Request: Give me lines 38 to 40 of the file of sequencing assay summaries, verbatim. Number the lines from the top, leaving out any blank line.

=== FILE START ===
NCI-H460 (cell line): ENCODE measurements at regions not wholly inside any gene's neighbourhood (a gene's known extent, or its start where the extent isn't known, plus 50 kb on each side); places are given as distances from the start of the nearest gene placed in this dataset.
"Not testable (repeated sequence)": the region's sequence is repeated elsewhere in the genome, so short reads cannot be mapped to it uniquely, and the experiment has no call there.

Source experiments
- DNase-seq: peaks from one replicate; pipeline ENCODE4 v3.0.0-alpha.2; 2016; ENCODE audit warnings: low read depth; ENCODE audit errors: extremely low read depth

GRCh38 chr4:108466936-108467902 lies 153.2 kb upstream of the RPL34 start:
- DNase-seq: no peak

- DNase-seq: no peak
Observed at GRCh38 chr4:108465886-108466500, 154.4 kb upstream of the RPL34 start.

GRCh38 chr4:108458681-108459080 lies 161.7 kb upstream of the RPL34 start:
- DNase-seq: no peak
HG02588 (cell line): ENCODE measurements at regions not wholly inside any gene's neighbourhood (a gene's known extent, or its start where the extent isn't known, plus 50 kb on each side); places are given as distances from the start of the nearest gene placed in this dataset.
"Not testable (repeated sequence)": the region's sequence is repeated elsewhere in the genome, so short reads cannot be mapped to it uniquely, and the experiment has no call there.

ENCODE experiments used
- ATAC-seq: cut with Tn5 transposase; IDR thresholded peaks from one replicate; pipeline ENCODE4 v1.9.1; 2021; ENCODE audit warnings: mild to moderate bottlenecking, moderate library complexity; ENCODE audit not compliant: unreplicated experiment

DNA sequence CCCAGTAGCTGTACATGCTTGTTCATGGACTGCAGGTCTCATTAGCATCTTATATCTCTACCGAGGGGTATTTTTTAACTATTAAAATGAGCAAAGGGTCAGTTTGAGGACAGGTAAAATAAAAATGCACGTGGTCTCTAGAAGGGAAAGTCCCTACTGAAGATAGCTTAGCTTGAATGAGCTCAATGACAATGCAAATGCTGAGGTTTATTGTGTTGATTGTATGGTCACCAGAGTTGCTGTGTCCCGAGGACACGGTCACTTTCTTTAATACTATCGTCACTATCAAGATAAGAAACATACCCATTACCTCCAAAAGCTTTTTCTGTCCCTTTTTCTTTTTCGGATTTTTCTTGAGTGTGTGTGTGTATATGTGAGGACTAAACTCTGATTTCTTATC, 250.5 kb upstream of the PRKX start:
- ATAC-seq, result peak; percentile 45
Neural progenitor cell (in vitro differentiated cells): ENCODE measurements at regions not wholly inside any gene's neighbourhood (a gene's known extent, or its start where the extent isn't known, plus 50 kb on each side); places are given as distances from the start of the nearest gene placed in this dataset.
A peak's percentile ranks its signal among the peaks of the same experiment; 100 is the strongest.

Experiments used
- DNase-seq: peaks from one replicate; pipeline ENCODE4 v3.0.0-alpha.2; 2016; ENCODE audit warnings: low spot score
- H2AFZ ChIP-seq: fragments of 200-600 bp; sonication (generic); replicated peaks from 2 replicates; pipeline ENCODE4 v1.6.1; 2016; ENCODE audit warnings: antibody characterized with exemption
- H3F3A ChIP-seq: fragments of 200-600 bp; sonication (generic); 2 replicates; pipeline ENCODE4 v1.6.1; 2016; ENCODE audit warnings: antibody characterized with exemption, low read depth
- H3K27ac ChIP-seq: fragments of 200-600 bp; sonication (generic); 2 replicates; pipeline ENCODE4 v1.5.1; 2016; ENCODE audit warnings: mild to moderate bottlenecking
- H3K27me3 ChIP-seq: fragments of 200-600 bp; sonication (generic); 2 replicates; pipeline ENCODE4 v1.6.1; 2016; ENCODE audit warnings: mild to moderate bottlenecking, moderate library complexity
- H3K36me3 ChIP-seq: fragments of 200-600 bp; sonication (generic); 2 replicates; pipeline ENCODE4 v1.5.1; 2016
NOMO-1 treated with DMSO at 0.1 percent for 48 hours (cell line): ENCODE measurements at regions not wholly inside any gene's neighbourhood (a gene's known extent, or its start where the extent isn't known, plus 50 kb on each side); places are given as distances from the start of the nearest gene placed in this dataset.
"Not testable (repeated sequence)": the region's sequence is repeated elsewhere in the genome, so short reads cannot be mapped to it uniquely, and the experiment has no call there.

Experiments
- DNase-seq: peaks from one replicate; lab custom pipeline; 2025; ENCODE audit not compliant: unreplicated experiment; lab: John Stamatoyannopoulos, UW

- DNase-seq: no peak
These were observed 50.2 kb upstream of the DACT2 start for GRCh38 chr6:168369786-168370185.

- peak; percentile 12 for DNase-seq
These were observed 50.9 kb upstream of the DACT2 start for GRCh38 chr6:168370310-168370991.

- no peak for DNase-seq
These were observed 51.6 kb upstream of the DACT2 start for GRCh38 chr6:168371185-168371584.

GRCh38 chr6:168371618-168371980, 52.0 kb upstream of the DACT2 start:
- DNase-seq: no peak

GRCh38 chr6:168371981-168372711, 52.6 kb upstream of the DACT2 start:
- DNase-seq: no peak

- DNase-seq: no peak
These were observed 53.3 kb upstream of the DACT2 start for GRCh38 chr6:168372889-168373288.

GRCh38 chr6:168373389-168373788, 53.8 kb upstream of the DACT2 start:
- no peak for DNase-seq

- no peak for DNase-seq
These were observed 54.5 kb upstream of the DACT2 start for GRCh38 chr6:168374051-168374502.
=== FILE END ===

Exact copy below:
GRCh38 chr6:168371981-168372711, 52.6 kb upstream of the DACT2 start:
- DNase-seq: no peak

- DNase-seq: no peak